The truly progressive system, is the free market, which spreads power over all consumers. It adds self-correcting mechanisms that continually make things better - if it's left alone. The removal of control by an elite few is the only really revolutionary change in governments in history. Progressive government is a five thousand year old idea that gets disproved over and over and over.
The money quote in Borepatch's piece is from Willis Eschenbach at Watts Up With That:
If you want to take over a bureaucracy, the key thing to know is that a single bureaucrat all alone is almost always a weak, pitiful creature for a simple reason.And that's an undeniable truth of the universe and the human condition. A bureaucrat's ideal condition would be to be invisible but still have power over us; to be able to wreak havoc on the lives of little people without being seen. They must be in a job where they feel safe to bully people with no chance of being blamed.
He/she finds it very, very difficult to make a decision on his/her own.
By contrast, the career politician may not necessarily be averse to making decisions. They'll make a decision as long as it seems really safe and they have ample excuses for unpopular decisions but while the bureaucrat may want to be invisible, the career politician is more like Anthony Wiener. He doesn't just want you to see him, he's going to force himself onto you and force you to look at it, no matter how much you don't want to. The career politician is more like a perverted exhibitionist than they are like a bureaucrat.
Unfortunately, it gets worse from here. I often ponder how our society got where we are. The glib answer is because we weren't hard enough on them, but I think there's a deeper view; there's something else under the surface. Let's start here: do you really enjoy politics? I mean the day to day horse race, as they say. The endless media coverage of "who said what"; did the Rs score some points over the Ds for something? Did some big name D say something so remarkably stupid that media talks about for days? I maintain that for most people, politics isn't something they enjoy. They have a life, they have their kids to worry about, their careers to grow, the constant worries about job security. Simply put: they have a life.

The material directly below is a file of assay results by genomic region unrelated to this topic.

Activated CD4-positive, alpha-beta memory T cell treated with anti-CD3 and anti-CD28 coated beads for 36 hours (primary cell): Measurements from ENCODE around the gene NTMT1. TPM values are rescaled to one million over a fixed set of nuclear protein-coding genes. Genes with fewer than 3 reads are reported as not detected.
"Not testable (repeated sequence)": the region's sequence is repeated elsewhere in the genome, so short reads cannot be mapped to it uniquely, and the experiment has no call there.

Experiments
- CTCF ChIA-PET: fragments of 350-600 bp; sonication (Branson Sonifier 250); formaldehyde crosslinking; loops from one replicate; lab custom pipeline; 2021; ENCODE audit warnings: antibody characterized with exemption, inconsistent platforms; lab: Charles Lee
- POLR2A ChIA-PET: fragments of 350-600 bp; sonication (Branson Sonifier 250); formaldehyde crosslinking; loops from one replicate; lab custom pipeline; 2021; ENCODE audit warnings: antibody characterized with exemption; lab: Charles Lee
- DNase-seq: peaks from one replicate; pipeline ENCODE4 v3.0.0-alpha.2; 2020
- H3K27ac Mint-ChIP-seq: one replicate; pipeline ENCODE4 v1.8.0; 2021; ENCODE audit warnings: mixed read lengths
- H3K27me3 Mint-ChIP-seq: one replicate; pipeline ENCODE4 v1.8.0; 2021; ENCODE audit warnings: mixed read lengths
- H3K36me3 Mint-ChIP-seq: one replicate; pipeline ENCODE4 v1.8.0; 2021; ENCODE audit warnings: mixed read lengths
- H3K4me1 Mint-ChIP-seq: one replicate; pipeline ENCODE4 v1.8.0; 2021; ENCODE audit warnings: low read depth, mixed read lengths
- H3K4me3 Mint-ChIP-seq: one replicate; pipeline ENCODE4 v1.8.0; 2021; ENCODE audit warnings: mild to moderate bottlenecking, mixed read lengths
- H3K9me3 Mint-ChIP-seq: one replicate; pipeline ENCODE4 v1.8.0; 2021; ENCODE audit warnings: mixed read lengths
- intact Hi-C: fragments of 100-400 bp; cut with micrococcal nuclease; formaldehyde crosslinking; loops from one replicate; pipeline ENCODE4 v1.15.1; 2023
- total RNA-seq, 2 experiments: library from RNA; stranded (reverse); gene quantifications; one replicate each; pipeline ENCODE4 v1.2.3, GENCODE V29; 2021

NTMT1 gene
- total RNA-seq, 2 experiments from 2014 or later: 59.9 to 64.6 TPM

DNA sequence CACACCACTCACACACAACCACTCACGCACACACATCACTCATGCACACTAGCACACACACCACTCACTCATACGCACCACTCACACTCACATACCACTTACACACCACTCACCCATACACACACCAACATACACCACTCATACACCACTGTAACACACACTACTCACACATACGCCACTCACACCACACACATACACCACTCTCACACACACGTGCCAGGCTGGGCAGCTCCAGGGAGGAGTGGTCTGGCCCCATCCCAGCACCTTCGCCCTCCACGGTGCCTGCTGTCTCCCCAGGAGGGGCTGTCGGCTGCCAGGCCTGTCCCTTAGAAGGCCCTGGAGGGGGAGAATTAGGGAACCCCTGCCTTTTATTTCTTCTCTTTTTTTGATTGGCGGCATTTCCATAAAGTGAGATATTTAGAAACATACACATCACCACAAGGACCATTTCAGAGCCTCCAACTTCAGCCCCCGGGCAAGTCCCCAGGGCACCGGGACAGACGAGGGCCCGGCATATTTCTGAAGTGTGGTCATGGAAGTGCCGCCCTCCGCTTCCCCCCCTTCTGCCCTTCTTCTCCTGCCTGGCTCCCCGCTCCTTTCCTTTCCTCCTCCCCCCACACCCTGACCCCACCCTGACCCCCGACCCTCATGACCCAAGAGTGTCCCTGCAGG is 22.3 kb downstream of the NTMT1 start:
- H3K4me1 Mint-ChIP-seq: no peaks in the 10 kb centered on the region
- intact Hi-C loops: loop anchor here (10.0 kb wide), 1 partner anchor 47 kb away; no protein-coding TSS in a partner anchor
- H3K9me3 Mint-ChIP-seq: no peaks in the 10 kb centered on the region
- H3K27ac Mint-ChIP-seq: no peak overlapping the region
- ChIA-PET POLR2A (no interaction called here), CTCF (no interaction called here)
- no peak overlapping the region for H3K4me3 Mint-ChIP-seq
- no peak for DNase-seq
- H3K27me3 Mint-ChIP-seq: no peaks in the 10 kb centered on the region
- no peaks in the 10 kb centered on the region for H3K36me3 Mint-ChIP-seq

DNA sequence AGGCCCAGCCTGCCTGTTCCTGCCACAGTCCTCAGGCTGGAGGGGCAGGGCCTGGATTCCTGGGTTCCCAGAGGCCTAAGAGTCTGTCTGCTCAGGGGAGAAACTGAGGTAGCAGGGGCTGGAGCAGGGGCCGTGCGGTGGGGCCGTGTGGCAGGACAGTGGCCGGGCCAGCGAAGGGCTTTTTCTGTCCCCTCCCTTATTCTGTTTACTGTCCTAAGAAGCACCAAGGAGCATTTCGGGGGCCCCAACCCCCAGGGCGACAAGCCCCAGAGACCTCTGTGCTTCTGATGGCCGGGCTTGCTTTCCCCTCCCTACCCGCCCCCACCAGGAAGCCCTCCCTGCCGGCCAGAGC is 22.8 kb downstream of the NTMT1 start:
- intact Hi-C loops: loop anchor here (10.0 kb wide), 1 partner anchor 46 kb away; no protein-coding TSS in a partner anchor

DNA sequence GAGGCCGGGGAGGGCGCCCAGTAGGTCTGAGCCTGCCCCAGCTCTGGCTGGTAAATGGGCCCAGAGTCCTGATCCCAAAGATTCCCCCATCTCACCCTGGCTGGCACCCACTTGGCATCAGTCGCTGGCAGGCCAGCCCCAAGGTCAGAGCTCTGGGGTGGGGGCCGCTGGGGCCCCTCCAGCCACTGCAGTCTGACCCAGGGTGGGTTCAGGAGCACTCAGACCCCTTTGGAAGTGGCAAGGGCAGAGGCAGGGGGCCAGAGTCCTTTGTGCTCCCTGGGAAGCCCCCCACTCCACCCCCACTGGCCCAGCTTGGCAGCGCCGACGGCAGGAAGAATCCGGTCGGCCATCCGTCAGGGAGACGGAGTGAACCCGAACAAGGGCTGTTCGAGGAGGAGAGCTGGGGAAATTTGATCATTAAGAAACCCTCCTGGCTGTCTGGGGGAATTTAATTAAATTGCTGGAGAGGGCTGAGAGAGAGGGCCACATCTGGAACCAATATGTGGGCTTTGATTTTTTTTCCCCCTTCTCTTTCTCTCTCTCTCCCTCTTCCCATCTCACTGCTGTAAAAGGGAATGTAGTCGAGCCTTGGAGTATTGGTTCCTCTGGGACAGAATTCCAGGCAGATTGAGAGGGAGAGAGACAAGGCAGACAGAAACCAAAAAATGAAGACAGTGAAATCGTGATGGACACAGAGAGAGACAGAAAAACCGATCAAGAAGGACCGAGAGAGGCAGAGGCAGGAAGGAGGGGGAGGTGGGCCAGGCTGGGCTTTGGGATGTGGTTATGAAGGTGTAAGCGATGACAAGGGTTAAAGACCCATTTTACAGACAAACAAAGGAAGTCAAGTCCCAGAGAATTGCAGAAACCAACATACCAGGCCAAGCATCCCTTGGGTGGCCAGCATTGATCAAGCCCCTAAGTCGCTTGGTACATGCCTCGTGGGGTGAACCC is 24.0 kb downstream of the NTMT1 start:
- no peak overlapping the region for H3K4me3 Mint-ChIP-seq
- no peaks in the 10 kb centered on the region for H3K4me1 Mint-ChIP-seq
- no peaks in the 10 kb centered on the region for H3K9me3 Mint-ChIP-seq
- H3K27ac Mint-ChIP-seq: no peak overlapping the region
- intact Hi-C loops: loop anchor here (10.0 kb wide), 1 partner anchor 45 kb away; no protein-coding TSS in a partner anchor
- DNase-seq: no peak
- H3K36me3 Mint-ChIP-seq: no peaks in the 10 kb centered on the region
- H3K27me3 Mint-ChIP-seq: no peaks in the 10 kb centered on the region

I think what's really the answer to how we got here has a lot to do with two things: because voters have a life and voters learned (or used to learn) that we elected the best people we could find to do that job for us, that the voters then left them alone to do their jobs. And they left them alone because they have a life and can't constantly be monitoring the politicians. But the politicians are all much more like Anthony Wiener than Winston Churchill (in about a million ways), and they kept doing things to make us look at them. The career politician is incapable of going through life without attention; without being talked about all the time. Once they realized they were being left alone to do their jobs, they skimmed money in any amount they could, from the limited graft of a local office to the unlimited insider trading that goes on in DC. The kind of corruption that makes a douchebag like Harry Reid worth $10 Million on a salary of $193,400 per year (actually, that's only now, at his peak earning level). Eventually, that proved to be "only money" and that inner exhibitionist that simply must be paid attention to did things to demand attention.